Originally Posted by goh
Hi Boon Yong,
If I read correctly, your tank is ~400L with only 108W, > 1 WPG.
This is really a low light tank. For low light tank, you usually don't have to worry abount CO2 level. Many low light tank don't even inject CO2.
Tom Barr's opinion that high CO2 level helps to elimiate BBA usually refers to high-tech tank. It should not be necessary to maintain high level of CO2 in a low light tank.
I am not sure whether it could be due to your dosing as you seems to be dosing quite a lot of NO3 for a low light tank with mostly crypts,anubia and moss. You did not mention the fish population and feeding pattern. Low tech tank may not even require dosing of nutrients if the fishes are well fed.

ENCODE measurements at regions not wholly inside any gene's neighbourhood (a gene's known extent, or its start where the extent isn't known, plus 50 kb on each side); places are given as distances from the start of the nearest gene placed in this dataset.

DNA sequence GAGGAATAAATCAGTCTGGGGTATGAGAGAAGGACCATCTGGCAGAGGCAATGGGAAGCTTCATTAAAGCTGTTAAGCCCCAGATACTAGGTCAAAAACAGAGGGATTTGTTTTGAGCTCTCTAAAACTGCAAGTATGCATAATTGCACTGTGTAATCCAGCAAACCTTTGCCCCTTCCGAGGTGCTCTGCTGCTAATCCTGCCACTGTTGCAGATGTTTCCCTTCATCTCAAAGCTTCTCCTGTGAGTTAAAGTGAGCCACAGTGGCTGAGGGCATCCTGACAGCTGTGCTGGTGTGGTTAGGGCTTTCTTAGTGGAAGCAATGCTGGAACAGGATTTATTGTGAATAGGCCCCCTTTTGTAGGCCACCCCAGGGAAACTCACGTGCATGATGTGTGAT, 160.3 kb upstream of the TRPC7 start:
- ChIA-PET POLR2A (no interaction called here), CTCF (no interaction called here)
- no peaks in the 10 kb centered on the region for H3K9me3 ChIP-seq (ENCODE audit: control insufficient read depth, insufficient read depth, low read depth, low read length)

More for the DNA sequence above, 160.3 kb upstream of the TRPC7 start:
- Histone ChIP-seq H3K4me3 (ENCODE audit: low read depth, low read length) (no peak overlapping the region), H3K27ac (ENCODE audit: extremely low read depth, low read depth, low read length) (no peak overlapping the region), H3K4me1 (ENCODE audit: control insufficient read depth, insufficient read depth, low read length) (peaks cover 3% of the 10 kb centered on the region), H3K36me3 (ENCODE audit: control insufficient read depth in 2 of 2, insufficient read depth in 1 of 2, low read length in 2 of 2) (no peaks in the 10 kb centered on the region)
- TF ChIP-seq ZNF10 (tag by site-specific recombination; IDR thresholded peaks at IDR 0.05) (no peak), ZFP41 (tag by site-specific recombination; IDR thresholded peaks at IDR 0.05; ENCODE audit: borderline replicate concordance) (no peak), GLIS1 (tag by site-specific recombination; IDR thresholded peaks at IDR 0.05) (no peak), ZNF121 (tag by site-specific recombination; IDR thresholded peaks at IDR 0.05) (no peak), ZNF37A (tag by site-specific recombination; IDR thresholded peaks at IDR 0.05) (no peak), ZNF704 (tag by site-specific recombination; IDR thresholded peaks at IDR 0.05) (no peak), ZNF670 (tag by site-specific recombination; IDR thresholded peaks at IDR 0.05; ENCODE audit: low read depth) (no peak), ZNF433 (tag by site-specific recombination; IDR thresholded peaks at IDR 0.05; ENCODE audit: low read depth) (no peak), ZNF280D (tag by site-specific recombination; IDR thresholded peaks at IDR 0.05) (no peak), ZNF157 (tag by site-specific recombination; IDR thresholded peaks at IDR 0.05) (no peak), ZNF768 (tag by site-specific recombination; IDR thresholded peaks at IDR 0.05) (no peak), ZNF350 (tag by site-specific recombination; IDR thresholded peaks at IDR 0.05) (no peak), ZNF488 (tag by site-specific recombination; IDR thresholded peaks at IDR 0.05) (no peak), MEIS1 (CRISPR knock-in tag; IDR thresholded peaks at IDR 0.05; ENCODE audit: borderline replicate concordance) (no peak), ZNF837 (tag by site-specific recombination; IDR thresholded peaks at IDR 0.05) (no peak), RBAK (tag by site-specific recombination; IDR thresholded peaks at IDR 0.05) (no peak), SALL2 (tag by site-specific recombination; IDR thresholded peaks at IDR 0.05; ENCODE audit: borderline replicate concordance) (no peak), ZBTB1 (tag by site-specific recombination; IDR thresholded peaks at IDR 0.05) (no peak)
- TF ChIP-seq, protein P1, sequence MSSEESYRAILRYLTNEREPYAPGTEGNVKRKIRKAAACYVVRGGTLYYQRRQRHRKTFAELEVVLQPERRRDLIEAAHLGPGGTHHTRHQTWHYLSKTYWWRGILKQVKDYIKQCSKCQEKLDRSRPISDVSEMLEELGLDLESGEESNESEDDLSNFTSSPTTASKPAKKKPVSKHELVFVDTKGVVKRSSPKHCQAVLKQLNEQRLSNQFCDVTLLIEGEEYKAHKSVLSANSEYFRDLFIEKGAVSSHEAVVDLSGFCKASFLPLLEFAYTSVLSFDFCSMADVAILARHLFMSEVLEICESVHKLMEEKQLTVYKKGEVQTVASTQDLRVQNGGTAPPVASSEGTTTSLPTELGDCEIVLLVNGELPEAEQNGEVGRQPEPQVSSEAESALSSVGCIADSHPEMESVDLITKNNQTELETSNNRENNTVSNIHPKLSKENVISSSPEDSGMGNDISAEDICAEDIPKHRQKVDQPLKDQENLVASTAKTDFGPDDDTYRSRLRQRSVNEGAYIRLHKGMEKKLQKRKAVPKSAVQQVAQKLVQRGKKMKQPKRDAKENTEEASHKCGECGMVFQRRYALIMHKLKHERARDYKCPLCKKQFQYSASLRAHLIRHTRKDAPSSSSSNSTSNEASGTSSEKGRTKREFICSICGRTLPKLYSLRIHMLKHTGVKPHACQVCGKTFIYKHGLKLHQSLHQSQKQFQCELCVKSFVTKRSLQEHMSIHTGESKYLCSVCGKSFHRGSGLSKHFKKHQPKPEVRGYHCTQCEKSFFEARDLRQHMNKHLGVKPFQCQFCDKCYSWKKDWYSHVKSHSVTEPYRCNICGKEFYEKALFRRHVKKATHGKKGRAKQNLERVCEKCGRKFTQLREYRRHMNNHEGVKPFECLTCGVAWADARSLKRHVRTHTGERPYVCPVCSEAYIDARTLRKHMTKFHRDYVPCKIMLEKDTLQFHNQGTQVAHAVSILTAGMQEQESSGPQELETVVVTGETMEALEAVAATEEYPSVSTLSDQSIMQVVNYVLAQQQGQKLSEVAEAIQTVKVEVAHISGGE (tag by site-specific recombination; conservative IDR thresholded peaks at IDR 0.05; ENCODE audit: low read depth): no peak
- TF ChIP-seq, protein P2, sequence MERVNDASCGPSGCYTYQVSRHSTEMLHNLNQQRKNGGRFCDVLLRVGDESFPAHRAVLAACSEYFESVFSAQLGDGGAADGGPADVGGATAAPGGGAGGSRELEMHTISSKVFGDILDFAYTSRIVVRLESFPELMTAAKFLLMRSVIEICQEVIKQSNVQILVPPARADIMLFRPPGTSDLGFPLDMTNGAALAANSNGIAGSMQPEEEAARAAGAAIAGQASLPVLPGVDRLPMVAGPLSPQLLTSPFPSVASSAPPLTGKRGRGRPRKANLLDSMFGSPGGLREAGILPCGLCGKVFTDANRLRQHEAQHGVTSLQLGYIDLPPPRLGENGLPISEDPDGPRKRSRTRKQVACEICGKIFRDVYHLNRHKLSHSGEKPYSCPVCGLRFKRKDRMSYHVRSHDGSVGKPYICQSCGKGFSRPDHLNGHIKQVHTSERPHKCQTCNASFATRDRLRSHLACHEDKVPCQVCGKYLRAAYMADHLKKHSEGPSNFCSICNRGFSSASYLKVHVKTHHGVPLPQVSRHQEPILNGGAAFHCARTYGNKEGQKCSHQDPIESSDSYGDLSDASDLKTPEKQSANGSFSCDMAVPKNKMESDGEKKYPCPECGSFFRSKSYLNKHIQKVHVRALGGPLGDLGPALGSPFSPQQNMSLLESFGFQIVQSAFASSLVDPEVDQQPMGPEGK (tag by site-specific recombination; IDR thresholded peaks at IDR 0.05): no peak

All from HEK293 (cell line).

Yes, the lights are low. In fact, my Aponogeton ulvaceus has grown so big that it covers half of the water surface and shades most of the aquarium. So, there is indeed very little light going through.
So with little light to start off with, maybe I don't need so much CO2 since the rate of photosynthesis will slow down. But I still do not understand how to prevent BBA from spreading.
So in low light tanks, it's not really necessary to inject CO2 but that in turn encourages BBA growth since CO2 is inadequate? I don't quite understand it. How does the low-tech aquarium concept by Diana Walstad overcome this problem?
My fish load is fairly high, about 150 tetras in all. I feed them tetrabits on a daily basis, either once or twice, depending.